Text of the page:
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Do Cats Have a Sense of Time?

Sleeping in on the weekend – what a pleasure! If it weren’t for the beloved cat that lurks in bed at 6:30 a.m. sharp. Jumping onto our mattress, she snatches one paw at the nose of her slumbering keeper. Gone are the daydreams – it’s feeding time! When we are already awake, we would also like to know: Do some cats have an extremely good sense of time, or are their stomachs growling?

On-Time at the Food Bowl: the Cat’s Internal Clock

Cats love routine. It gives them security and structure to the cat’s everyday life. Cats adapt their biorhythm to human habits. Especially house cats adjust to the rhythm of their owners. Some cats have an internal clock that is almost precise to the minute, others are more casual when it comes to times. Some people therefore not only ask for their breakfast on time but also prefer to go to bed on time. That’s why they moan in the bathroom until their can opener finally brushes its teeth and gets ready for bed.

With little tricks, you can try to get more sleep on the weekend

Rather, the first trick is a parenting tip that works the better the sooner you start. It reads:

Get your cat used to irregular getting up times.

With freshly moved cats, stay in bed longer on the weekend or try to get up half an hour earlier every week. Many cats learn that the morning routine is not perfectly predictable and become more patient. Old cats should continue to indulge in the routine. Alternatively, it can help if you feed the cat later in the evening when you want to sleep the next day. Or you can feed the velvet paw and then shuffle back to bed for another good night’s sleep. However, not all cats are satisfied with breakfast. Indoor cats in particular wait for the first round of cuddling or playing.

More Than Just Routine: Do Cats Have a Sense of Time?

Sensing time – what does that actually mean? In addition to perceiving minutes and hours or days, it is also about differentiating the past, present, and future. We assume that cats can learn processes, but have no awareness of time in the form of “yesterday”, “today” and “tomorrow”. They are just as uninterested in the past as they are in planning for the future.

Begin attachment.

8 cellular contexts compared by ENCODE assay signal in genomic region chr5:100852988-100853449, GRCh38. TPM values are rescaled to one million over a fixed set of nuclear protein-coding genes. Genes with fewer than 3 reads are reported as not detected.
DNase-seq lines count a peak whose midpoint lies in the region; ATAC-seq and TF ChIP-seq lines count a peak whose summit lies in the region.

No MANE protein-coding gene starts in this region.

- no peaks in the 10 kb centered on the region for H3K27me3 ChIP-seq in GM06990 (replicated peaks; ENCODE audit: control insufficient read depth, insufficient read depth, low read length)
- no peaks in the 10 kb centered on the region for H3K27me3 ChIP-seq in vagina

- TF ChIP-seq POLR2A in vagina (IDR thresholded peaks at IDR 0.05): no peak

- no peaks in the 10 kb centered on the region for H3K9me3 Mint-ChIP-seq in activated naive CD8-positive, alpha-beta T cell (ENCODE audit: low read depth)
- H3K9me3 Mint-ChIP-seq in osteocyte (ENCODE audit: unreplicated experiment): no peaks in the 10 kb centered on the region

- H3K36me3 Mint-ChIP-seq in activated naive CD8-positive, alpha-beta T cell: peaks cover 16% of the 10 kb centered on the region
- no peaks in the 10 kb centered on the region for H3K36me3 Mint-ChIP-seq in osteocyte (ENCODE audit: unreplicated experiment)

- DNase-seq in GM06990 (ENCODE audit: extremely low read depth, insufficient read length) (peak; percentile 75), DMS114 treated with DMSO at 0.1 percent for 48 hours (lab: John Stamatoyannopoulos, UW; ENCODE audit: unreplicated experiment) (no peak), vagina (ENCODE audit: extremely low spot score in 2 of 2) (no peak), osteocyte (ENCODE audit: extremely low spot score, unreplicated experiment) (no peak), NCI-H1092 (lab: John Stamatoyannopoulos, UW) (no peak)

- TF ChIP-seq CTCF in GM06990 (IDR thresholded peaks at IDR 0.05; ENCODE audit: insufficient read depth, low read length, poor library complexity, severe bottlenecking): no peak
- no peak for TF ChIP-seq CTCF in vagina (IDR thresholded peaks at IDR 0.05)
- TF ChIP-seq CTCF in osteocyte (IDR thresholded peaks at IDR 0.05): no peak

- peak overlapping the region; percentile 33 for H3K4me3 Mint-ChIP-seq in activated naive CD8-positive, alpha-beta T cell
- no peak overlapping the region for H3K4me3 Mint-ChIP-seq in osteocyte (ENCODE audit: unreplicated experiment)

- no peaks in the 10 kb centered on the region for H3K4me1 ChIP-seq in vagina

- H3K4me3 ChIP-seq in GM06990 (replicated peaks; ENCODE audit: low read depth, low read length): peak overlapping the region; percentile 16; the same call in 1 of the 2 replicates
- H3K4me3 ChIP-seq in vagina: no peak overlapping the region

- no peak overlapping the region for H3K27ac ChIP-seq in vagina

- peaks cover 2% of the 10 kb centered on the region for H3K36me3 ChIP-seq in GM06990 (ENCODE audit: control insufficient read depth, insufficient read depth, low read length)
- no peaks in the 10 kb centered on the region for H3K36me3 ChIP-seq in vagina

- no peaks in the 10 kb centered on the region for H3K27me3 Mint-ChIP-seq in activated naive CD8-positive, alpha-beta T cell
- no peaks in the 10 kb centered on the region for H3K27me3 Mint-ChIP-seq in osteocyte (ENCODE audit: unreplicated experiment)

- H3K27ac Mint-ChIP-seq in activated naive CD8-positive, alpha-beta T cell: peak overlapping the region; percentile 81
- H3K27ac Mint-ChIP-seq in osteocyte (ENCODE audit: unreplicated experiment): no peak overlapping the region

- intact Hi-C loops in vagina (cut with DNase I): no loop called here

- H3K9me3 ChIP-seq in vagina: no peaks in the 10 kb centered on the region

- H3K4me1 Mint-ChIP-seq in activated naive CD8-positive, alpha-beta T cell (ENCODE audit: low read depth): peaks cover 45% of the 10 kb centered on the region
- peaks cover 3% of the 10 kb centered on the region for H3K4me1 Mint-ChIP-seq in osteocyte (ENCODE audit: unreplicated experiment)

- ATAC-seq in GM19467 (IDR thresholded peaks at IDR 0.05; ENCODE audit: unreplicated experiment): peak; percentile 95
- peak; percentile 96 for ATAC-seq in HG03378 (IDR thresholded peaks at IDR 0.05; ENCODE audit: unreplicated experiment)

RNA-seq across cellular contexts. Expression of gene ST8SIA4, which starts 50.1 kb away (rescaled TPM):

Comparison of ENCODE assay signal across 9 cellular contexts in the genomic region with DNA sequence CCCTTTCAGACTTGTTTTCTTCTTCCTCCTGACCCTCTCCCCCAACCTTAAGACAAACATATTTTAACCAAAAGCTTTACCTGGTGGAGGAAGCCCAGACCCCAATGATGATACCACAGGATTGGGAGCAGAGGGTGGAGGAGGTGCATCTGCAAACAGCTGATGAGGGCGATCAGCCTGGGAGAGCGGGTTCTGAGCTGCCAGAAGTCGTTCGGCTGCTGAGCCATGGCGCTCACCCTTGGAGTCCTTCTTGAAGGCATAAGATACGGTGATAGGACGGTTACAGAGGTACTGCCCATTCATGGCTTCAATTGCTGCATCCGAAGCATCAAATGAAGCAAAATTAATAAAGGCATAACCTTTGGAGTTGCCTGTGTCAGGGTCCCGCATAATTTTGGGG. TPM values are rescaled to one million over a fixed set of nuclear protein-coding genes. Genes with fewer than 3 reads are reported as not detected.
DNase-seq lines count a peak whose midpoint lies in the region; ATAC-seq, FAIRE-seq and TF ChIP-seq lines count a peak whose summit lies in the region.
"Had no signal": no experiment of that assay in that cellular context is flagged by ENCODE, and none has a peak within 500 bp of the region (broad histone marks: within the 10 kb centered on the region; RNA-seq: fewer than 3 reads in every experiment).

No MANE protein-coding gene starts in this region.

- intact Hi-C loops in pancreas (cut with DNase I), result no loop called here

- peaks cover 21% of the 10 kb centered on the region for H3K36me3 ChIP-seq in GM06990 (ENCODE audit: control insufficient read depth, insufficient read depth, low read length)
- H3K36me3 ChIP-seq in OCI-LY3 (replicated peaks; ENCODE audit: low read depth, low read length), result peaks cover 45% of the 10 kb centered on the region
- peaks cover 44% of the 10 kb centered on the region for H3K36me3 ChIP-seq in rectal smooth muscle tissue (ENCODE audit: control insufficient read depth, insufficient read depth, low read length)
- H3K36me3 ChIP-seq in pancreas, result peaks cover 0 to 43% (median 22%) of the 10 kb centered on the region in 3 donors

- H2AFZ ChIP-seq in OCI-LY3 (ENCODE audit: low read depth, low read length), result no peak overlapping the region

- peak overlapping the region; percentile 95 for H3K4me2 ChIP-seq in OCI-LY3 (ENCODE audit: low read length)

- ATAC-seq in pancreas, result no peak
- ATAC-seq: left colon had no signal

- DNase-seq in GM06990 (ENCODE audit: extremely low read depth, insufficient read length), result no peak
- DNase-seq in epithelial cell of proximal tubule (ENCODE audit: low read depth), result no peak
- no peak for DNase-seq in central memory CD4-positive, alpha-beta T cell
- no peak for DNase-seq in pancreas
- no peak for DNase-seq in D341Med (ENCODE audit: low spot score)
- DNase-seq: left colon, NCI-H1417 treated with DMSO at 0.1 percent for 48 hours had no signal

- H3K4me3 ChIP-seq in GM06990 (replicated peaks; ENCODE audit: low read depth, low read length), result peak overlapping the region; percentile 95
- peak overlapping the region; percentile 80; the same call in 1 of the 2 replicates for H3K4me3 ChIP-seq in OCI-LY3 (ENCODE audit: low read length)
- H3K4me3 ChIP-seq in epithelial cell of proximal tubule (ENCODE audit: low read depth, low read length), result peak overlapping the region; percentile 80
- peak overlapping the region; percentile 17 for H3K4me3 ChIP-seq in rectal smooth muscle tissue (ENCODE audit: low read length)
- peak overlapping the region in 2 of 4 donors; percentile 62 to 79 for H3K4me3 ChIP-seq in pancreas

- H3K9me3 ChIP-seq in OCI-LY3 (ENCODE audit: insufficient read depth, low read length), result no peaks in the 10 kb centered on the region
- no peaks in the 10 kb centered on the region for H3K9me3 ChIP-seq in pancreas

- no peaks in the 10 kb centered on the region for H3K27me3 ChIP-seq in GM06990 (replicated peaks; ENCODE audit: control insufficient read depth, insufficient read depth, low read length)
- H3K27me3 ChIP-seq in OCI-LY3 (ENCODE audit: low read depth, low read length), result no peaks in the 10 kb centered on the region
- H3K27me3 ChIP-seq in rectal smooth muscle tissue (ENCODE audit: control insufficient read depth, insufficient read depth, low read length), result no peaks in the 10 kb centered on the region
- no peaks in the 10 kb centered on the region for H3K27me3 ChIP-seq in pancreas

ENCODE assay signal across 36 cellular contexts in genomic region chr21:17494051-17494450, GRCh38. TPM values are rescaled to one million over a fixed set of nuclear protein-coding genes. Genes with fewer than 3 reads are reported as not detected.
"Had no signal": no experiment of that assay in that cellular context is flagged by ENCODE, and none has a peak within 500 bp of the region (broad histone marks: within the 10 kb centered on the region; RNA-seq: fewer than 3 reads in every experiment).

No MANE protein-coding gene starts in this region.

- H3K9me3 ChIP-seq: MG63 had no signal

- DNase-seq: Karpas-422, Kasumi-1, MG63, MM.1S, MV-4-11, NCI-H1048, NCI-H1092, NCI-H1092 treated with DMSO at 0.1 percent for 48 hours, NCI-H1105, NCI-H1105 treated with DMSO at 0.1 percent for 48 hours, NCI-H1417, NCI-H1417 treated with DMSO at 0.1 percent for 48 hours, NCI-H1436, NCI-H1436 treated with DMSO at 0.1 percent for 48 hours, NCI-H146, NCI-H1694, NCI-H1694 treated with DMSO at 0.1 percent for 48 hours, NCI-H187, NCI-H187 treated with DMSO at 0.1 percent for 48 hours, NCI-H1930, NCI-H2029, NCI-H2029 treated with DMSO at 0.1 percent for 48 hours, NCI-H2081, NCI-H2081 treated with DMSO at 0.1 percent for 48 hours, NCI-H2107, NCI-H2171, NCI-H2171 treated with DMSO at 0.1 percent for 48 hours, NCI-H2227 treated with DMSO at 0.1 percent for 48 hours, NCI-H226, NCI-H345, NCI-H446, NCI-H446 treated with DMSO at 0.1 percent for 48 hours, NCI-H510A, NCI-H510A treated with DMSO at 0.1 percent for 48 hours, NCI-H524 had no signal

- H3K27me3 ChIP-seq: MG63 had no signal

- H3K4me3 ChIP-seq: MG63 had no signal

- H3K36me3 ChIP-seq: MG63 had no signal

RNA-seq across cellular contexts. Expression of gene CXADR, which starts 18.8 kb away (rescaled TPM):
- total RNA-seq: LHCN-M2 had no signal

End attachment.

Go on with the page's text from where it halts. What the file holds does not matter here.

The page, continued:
That doesn’t stop them from reading certain signals: Putting out the transport basket means it’s going to the vet – and whoosh, the velvet paw is gone. So she can perceive concrete chronological sequences. This improves the perception of time in everyday life. Cats read small signals: the tram that leaves from 5 a.m., the chirping of birds, the twilight, or changes in the sleep phases of their can openers. It can also store bad or good experiences with people, animals, and places. All of this feeds our cat’s internal clock, which also controls the hormones serotonin and melatonin.

Do Cats Know How Long They Have Been Alone?

Three weeks of vacation in the Caribbean are planned and the cats are in the care of the nice neighbors. But the guilty conscience announces: will the cats miss us? After all, three weeks is a long time! On the other hand, one can read again and again that cats have no sense of whether they are alone for hours or days anyway. There are no arguments to back up this daring thesis. Of course, cats don’t know what to do with the term “week”. But many house tigers behave differently when their keepers are absent when they receive little or no attention.

It is important that the cats have positive experiences and activities despite their vacation.

Because we all know from our own experience how long times can seem to us. If we are in an exciting conversation or if we are in a particular hurry because we have a lot to do, time flies by. If we sit in a tiring speech or wait for the next train, time stretches like chewing gum. It can be assumed that cats feel the same way.

Indoor cats in particular are at risk of long monotony. Too much of this can lead to behavior problems. So it is better to give the velvet paw to friends or to find someone who lives in the apartment. Tip: If you like to travel, get your cat used to their holiday residence from an early age. House tigers who live in pairs can at least keep busy with each other. Outdoor animals that a friendly neighbor takes care of prefer to stay in their own territory, which also offers them variety – so the time without you will not be too long.

And what about pouting after a vacation that some cat owners talk about? Cats cannot “sulk” because they have no awareness of wrongdoing. When a cat withdraws, it shows that it is particularly sensitive. The lack of the usual rituals unsettled her. The internal clock is out of step. When their owners come back home, these velvet paws need some time to get used to the new situation again and to trust everyday life again.

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